Case Studies

CASE STUDY

We acted for a Gunner in the Kings Troops in an MOD ‘punishment bareback horse ride’

Case study (Doheny v Ministry of Defence)

CASE STUDY

We acted for a Private in the Territorial Army who was injured in a Land Rover accident whilst on tour in Iraq and Kuwait. Our client was providing top cover with his machine gun when the driver of the Land Rover in which he was travelling lost control of the vehicle which left the road at a speed in excess of 60mph and cartwheeled into the desert.

Our client was thrown clear but suffered very serious spinal injuries as a result. He was flown to Germany where he underwent emergency spinal surgery. He is left with permanent injuries including severe pain, difficulty with walking, difficulty with controlling his bladder and bowel and a significant loss of function of the right arm. Our client requires ongoing care and support and will require medical therapies for life. He was medically discharged from the Armed Forces and will be unable to return to his civilian employment. A claim was brought against the Ministry of Defence in the High Court and an award of £1.15m was made.

 

CASE STUDY

We represented a Tank Transporter Driver in the Royal Logistical Corps who was based in Germany. He was injured when he fell from the tank deck of his transporter due to the lack of provision of a ladder which should have been provided to allow ease of access.

Our client suffered complex fractures of the left wrist requiring pins and plates. Unfortunately despite two further operations our client was unable to recover use of the left hand. He is no longer able to drive heavy vehicles in the Armed Forces or fire his weapon. He was medically discharged. A claim was brought against the Ministry of Defence on his behalf and in addition to Armed Forces Compensation Scheme payments and Guaranteed Income payments a further award was negotiated on his behalf of £159,000.00.

 

CASE STUDY

In December 2007, a 34 year old Parachute Instructor and Sergeant in the Brigade Parachute Squadron of the RAF sustained a serious spinal injury as a result of a parachuting accident.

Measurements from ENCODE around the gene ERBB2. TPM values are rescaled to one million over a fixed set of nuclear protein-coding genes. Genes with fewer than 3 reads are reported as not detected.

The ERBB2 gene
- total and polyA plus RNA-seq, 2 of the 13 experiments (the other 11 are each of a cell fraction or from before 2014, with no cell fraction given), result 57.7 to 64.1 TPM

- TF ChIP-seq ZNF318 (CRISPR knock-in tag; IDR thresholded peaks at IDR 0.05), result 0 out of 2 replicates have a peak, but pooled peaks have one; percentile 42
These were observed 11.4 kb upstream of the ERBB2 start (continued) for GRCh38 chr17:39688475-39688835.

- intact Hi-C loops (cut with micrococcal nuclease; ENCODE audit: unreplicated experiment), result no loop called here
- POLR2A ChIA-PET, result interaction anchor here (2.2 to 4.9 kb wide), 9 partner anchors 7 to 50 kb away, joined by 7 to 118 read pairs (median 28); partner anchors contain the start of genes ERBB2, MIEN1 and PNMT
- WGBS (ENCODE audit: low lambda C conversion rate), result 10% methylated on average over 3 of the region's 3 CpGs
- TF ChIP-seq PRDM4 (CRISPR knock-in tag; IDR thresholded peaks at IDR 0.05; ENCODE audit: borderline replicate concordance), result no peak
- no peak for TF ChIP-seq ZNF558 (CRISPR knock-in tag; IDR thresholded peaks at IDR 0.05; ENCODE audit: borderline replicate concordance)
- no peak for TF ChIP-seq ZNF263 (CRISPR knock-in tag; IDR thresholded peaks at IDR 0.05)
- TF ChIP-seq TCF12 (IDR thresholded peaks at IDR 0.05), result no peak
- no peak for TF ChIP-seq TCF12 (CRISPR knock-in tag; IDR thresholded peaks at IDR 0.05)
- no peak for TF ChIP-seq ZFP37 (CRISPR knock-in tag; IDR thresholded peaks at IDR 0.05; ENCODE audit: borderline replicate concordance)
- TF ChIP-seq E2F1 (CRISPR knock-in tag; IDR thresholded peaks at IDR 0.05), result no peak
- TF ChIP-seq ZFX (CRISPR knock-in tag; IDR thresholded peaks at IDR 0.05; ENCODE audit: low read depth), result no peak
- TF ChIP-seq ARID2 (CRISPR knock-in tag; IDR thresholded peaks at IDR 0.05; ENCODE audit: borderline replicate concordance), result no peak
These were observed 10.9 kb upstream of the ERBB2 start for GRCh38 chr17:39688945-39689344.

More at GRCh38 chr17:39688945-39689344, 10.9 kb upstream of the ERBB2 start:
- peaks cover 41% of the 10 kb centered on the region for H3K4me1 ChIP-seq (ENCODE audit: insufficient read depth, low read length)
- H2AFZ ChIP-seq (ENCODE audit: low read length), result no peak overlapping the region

On the day of the accident, the Claimant was participating in an Air Concentration Exercise (ACE), a joint service course, conducted at El Central, California. The Claimant was carrying out a tandem jump, acting as Tandem Master with a fellow Sergeant as his passenger. Neither were experienced in night time jumping, nor had they previous experience with the parachute system being used.

When the Claimant thought, based on the incorrect altimeter reading, he was at a height of approximately 300-500 feet, the Claimant commenced a left turn to bring his passenger and himself into the wind for the landing. During the course of that turn, the Claimant and his passenger hit the ground, causing the Claimant to suffer serious injuries and his passenger to suffer, tragically, fatal injuries.

As a result of the accident, the Claimant was rendered tetraplegic for four days and underwent decompression and fusion of C5/6. The Claimant also suffered injury to his left shoulder, knee and right calf. The Claimant had residual problems following his spinal injury including pain in his hands and wrist and the chance of developing asymptomatic syrinx which would have led to increased pain, neurological deficit in the limbs, numbness and loss of temperature sensation.

We represented the Claimant in his claim for damages for personal injury and consequential loss against the Ministry of Defence.

The claim progressed towards trial and ultimately concluded following an offer made after a Joint Settlement Meeting in December 2009. The Claimant successfully obtained a 6-figure award for his personal injuries and losses.

 

INQUEST CASE STUDY

Hilary Meredith Solicitors acted for Mr and Mrs Bonsall, in relation to the Coroner’s inquest touching on the death of their son, Lee Bonsall, a 24 year old Army veteran, who tragically took his own life on 3 March 2012. Lee had enlisted into the Army aged 17 in 2005 was considered a good soldier with a promising career ahead of him. Lee was deployed to Afghanistan in 2006 and upon his return he appeared to be a changed person. Lee wanted to leave the Army and was referred to an Army psychiatrist. It took seven months for Lee to be seen by a psychiatrist post-referral and despite the psychiatrist advising that Lee be allowed to leave with immediate effect, he was prohibited from leaving until September 2007, following an episode of self-harm.

The Army denied that Lee had suffered any psychological injury bas a result of his tour of Afghanistan and, furthermore, made him a sign a statement upon his release from the services, which described Lee as being dishonest and untrustworthy. Lee was offered no assistance from the Army with regards to his mental state and suffered the effects of his psychological injury until his death nearly five years later.

The coroner delivered a narrative verdict in which he found not only that there was a “clear link between Pte Bonsall’s military service and his subsequent mental health problems and that his Tour of Duty of Afghanistan led to his subsequent mental health difficulties” but also that “The assessment of Pte Bonsall on 11th July 2007 in form B 130 A which describes him as an administrative burden, dishonest, untrustworthy, unreliable and very unpredictable is inaccurate and misleading.  This form may well have been completed to facilitate Pte Bonsall’s release from military service but it does not serve as an accurate record of Pte Bonsall’s military conduct and does not reflect the fact that he was a soldier who received a medal for his services in Afghanistan where events led to the development of a depressive illness which persisted until his death.”